Great questions! I’ll answer these the best that I can!
1. How long did it take for you to start a career?
My situation is not the common one. I started my career as a hair “artist” before school. I paid attention to what my stylist was doing, I asked questions, I did a lot of research on the internet and I dared to try everything myself. I did funky cuts and colors on my own hair and soon my friends took notice. I then did their hair, their friends, my family, their friends and it took off…before I even knew how to even wrap a perm. The mistakes I made on my own hair and then learning how to fix it on my own was the best education I could have received…so the day I got my license, I was on the salon floor making money.
2. What are the worst parts of the job?
DRAMA. Seriously, finding a chill salon with an owner who is understanding and willing to educate you is worth it’s weight in gold! The attitudes start and end with the boss. This is also extremely hard to find it seems…so you either have to keep up with the Jones or fly out on your own.
3. How much do you say you make?
This depends mostly on location and how the salon is ran. My first two years was in a salon that was located in a busy area with high end clients. I specialized in color and Keratin treatments…so my average ticket was $200. When the clients tipped accordingly, it was even better. However, I was only 44% commission, so I wasn’t doing terribly, but if I would have stuck around, I could have easily been making at least 20-30k within a few years.
But then I moved across state, lost all of my clients, entered into a trendy salon downtown with terrible management and after working 40 hrs/week for 6 months, my gross pay was only $1000…for those 6 months! Which is bullshit, so I walked and never looked back.
I wont say what I am making now…but I can promise you it’s nothing like I could have been making on the other side of the state. I’m lucky to have my husband to help me out while I build my business back up.
4. Is it salary or commission?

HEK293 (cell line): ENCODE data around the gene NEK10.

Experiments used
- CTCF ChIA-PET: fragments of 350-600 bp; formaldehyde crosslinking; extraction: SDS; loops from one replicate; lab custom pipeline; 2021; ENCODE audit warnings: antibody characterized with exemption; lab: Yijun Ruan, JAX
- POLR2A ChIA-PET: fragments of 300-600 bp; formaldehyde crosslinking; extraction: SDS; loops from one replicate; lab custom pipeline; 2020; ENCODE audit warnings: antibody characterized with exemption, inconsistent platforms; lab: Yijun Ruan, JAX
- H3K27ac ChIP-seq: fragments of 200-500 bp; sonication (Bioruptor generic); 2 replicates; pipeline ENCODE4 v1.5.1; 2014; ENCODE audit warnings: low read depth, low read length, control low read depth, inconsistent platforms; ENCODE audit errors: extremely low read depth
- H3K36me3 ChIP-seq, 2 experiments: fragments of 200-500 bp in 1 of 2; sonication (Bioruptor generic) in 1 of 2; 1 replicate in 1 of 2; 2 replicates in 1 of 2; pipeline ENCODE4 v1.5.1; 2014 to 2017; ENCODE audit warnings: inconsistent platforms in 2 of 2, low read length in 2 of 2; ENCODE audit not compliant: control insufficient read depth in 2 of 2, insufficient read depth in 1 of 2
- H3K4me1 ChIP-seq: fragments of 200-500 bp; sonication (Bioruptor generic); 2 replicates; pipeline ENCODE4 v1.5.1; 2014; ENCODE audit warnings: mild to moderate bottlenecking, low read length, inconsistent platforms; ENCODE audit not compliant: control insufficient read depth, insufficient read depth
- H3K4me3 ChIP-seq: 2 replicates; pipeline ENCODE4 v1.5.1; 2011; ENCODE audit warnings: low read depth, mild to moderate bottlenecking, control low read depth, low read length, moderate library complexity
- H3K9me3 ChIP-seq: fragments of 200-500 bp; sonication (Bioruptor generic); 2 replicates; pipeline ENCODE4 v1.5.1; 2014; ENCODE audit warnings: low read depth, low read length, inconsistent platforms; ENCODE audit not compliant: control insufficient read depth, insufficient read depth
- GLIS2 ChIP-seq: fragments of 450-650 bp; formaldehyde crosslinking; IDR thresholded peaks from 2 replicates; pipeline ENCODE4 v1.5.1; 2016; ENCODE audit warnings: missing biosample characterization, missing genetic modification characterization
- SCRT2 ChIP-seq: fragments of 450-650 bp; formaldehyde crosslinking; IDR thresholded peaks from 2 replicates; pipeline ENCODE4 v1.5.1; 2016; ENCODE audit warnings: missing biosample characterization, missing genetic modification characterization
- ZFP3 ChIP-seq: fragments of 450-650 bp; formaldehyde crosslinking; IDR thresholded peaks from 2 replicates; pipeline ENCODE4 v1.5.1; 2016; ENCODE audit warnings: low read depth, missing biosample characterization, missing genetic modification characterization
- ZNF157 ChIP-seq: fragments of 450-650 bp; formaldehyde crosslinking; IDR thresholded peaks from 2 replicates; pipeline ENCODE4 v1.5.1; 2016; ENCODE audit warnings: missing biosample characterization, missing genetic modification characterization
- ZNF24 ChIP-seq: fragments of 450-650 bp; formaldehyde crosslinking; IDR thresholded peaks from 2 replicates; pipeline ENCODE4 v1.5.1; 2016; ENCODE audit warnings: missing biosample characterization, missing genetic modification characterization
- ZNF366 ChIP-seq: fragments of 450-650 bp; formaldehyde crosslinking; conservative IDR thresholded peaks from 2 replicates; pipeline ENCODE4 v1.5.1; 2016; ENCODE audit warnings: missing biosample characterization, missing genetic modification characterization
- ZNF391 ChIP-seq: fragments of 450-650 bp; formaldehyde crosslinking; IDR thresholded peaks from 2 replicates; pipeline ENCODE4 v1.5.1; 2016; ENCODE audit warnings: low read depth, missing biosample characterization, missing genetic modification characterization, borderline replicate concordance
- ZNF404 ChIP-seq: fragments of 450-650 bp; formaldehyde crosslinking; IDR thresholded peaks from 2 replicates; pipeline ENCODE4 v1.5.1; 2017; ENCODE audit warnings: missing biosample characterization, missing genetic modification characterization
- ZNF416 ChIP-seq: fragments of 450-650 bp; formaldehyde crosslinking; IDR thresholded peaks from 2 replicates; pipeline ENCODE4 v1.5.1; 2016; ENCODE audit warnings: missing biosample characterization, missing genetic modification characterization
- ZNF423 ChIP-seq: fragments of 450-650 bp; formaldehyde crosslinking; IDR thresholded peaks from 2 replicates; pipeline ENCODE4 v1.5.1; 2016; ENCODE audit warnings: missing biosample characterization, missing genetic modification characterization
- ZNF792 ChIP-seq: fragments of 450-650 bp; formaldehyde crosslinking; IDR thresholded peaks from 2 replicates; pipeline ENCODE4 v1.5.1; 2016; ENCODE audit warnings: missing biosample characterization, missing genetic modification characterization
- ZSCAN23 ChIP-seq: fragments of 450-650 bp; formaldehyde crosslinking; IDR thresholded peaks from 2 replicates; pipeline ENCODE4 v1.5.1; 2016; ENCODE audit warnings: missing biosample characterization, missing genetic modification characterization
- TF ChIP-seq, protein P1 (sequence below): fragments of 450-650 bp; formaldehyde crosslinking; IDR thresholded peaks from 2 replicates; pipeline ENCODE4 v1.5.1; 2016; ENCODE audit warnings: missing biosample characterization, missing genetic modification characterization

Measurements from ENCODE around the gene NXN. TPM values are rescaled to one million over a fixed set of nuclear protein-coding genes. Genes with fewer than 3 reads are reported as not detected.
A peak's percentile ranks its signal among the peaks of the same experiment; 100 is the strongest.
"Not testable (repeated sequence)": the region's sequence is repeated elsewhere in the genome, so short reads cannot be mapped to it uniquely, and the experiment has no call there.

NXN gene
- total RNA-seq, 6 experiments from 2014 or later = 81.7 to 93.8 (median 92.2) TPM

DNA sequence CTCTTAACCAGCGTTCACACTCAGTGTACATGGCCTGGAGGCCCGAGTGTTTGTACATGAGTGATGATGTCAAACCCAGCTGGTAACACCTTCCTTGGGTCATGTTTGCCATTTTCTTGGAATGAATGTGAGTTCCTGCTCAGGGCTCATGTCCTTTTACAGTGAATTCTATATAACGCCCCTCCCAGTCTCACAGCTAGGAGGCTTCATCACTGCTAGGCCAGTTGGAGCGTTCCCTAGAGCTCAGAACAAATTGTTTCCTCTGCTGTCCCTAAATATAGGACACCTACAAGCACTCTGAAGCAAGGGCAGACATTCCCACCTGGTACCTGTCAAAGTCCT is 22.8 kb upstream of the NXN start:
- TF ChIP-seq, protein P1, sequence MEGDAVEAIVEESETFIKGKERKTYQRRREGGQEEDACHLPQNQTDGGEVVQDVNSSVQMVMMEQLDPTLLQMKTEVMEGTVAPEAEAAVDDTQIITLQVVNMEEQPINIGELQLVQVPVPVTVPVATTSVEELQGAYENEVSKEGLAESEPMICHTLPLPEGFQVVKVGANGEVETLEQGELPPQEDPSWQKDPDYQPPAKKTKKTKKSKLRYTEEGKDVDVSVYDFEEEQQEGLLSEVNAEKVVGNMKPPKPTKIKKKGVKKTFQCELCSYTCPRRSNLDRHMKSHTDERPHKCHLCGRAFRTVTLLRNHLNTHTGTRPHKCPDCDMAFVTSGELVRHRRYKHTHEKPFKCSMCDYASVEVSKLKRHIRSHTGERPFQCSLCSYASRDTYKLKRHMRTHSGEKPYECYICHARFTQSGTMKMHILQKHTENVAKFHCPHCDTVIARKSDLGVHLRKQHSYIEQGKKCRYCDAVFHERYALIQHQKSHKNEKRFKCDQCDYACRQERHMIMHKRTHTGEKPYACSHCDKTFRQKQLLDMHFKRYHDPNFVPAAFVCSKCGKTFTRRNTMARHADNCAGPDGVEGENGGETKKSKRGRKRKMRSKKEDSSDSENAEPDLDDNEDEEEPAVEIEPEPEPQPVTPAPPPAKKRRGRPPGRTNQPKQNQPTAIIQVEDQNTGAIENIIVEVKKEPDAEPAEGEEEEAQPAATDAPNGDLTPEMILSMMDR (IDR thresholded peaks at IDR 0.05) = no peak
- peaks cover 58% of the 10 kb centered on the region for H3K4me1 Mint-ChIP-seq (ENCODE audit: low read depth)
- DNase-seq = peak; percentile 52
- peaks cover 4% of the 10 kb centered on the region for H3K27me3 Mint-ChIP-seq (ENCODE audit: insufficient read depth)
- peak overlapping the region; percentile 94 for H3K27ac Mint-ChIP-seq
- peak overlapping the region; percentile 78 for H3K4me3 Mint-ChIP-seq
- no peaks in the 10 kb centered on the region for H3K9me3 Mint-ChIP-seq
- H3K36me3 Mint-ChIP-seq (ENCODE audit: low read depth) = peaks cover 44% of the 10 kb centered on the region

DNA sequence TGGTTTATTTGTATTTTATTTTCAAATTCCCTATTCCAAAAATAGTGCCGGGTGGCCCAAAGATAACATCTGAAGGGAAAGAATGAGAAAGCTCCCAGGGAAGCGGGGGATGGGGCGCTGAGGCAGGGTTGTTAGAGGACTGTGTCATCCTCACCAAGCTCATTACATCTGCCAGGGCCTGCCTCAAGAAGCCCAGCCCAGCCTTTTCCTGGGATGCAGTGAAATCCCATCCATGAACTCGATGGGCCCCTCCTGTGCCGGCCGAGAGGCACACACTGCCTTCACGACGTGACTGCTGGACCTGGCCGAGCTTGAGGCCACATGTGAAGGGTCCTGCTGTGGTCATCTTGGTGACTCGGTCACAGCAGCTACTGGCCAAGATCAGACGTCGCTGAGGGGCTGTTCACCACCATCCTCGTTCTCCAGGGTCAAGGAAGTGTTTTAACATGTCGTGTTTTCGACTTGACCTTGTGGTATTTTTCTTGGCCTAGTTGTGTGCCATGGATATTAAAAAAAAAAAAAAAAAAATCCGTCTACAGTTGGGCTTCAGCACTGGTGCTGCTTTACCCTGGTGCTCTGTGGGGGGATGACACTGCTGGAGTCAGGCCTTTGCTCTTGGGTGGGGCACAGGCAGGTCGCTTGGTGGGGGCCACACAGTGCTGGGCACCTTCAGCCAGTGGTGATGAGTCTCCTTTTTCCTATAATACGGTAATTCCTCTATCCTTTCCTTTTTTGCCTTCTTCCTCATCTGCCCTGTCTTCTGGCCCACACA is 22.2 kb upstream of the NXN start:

Salary in this industry is pretty much unheard of. In a corporate setting, you may make wage vs. commission…which means a lower commission and if that isn’t made, you’ll at least make minimum wage for the hours worked. Independent salons, however, are commission OR chair rental. With commission, they will take somewhere around half your earnings, but with that, they should offer education, promotion, insurance, include all product and salon essentials (besides your shears/tools) and just take a small portion out for color expenses They also control your schedule. In chair rental, you provide color, insurance, all tools, sometimes product, and you pay a certain amount weekly to your landlord…and you don’t have a boss. You keep the rest of your earnings and taxes will now become a bitch. But that’s that!
5. Can you live comfortable with your earnings?
It most definitely helps to have extra support in the first few years of your career. If someone told me this in the first place, I would have lived with my parents while attending school and in the first few years of my career… because it’s not easy. But if you are passionate and you don’t put up with bullshit…if you dont cheapen your skills, you can do really well! You just have to want to do it.
6. Best part of the job?
The smile on the client’s face when you have exceeded their expectations…knowing that you just turned their day, their week, their month around just by making them feel good about themselves. The little things…the way they say they wish they could take you with them to blow dry their hair every morning or shampoo their scalp every night. When they come back and say “do exactly what you did last time” you know that you have done something really special for them.
7. Did you go to college too? Before or after?
I did! I went to four years at a university and didn’t finish… because the education was pertinent but the degree itself didn’t matter to me. I am also a musician and it got to a point where focusing on school was actually getting in the way of me living out my dreams, so I dropped out and THEN went to cosmetology school. I don’t regret a thing.
8. How long did beauty school take?
Full-time, you can finish in about 11 months here in Michigan. It took me 12 exactly because I skipped a little (michigan summers are too beautiful to be in school all day, every day!). Part-time will take you about two years. I recommend going full-time if possible. Get in and get out…because it can be draining!